Guest Writer, Nizar Alshubaily
Dubai: Gone are the days when no one heard of Islamic Banking. That was when I started, in the mid 80s. But there were many pioneers before me. Since then, Islamic Finance has proliferated globally. In those days, there were hardly any decent books to learn about the subject, or any courses. Islamic Financial Institutions were few, and scholars were fewer.
Today there are over 1,000 Islamic Financial Institutions worldwide, and over a 1,000 Sharia Scholars versed in modern banking. Islamic Financial assets are set to reach $ 2.6 Trillion by 2020. There are over 240 annual Islamic Finance events, and hundreds of schools, colleges, and universities offering courses in Islamic Finance. In Britain alone there are 59 schools were Islamic Finance is taught. And added to all of this is the plethora of Islamic Finance publications.
But there is one thing that is missing, which I believe must be required reading for any student of Islamic Finance: Ibn Rushd’s “The Distinguished Jurist’s Primer”, known by its original Arabic name “Bidayat Al-Mujtahid wa Nihayat Al-Muqtasid”.
Ibn Rushd (1126-1198 A.D.) was better known as a philosopher and physician in Córdova, Spain during Islamic rule. He was also a judge just like his father and his grandfather before him. He served as a judge in Seville and as the Chief Qadi (Judge) of Córdova. He is better known in the West as Averöes, and as “The Commentator” for his works on philosophy and Aristotle. Many of his works are lost, while others survived in Latin or Hebrew but not the original Arabic.
“The Distinguished Jurist’s Primer” is breathtaking in its detail, and find it would be difficult to find an equivalent legal book of the time. The Book is about comparative Islamic law discussing the views of different schools of Muslim Jurists. Ibn Rushd however hoped that The Book would provide the student with the tools necessary to derive on his own the sources of law. In Ibn Rushd’s own words: “We have designed the book in such a way that with the help of its methodology he (the student) may attain the status of Ijtihad.” Ijtihad is the effort in finding a legal solution.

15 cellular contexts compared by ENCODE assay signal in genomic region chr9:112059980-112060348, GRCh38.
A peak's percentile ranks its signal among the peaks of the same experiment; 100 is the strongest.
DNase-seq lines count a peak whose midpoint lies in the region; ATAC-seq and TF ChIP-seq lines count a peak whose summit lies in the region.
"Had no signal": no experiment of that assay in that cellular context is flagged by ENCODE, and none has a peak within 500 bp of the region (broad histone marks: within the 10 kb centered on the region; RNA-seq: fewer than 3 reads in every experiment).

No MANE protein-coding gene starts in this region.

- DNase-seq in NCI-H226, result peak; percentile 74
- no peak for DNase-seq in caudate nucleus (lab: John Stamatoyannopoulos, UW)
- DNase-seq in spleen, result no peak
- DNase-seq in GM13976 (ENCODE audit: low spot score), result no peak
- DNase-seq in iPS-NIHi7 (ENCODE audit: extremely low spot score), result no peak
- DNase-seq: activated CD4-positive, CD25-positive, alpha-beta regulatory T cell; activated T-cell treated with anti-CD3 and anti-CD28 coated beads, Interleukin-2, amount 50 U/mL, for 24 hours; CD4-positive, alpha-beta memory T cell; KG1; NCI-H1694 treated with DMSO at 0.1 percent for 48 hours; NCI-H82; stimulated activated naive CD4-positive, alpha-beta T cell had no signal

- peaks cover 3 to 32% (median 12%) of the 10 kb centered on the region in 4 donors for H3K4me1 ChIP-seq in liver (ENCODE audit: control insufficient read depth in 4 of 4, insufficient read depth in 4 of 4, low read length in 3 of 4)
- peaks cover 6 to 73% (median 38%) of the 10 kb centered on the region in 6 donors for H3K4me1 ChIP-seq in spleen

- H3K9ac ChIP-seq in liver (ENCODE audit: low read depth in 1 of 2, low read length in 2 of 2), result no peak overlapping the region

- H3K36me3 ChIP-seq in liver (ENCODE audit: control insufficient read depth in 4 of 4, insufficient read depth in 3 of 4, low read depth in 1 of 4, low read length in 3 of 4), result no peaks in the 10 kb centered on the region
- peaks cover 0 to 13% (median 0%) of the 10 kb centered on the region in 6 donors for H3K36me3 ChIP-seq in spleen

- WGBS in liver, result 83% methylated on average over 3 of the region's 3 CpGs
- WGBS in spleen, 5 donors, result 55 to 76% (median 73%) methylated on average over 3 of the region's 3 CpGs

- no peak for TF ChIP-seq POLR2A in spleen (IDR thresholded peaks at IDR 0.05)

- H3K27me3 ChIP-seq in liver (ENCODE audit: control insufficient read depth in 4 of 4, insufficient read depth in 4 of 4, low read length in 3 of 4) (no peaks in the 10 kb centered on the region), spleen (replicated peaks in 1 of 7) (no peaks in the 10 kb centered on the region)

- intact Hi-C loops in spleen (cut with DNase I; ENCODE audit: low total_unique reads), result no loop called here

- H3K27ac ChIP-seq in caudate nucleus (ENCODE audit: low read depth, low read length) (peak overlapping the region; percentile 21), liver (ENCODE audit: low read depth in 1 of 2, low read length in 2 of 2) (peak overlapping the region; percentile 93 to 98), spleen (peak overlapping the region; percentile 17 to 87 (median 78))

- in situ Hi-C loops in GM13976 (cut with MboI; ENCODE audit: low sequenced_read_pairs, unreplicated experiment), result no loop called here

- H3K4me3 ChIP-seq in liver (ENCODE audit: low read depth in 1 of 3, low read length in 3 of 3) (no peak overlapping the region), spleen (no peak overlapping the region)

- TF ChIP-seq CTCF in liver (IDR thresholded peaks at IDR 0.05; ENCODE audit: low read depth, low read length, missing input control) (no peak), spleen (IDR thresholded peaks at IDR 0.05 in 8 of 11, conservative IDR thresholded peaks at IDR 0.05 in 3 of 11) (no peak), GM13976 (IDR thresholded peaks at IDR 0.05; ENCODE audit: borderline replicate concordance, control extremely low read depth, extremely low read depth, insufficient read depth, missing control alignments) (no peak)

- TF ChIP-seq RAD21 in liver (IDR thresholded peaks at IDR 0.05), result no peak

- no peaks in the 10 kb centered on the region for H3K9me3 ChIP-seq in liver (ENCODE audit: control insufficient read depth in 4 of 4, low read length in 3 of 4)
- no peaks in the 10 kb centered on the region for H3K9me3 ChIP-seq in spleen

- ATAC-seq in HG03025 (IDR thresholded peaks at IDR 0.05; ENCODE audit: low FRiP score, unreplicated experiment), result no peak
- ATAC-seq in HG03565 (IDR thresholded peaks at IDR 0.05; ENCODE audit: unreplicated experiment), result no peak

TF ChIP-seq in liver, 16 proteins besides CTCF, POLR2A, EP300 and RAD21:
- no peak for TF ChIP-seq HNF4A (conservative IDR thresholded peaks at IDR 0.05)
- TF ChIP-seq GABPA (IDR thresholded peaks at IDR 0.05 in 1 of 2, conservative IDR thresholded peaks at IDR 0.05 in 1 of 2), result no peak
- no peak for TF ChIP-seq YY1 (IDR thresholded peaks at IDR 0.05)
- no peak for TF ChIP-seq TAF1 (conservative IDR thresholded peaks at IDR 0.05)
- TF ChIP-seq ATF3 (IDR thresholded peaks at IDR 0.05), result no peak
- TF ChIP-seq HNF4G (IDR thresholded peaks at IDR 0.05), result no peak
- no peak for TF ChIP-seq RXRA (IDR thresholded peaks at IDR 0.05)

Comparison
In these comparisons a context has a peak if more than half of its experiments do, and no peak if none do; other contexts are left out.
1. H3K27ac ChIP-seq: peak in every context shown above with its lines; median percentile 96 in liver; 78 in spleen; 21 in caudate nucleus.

It’s available at Amazon in English, translated from the Arabic. It is in two volumes, and it’s Volume II that is especially useful for any student of Islamic Finance.
Volume II is over 600 pages long and covers around 48 Books divided into chapters, mostly on Islamic Contract Law relating to such subjects as Ijara (Leasing), Taflis (Bankruptcy), Ariya (Commodity Loan), Salam (Advance Payment), and Buyu (Sales).
The Book of Sales (Buyu) for example is around 78 pages with five main parts and numerous sub chapters, discussing such subjects as: identification of the kinds of sales, conditions of the validity of each kind, causes of vitiation (faults), the rules of valid sales, and the rules of vitiated sales.
This is not an easy book, and cannot be read lightly. It’s best used as a reference by the student. I hope someday it will be mandatory reading for all Islamic Finance students.
Ibn Rushd’s fame was great, till this day he is renowned as a luminary of Andalusian Spain with a statue in his honor in his native city of Córdova.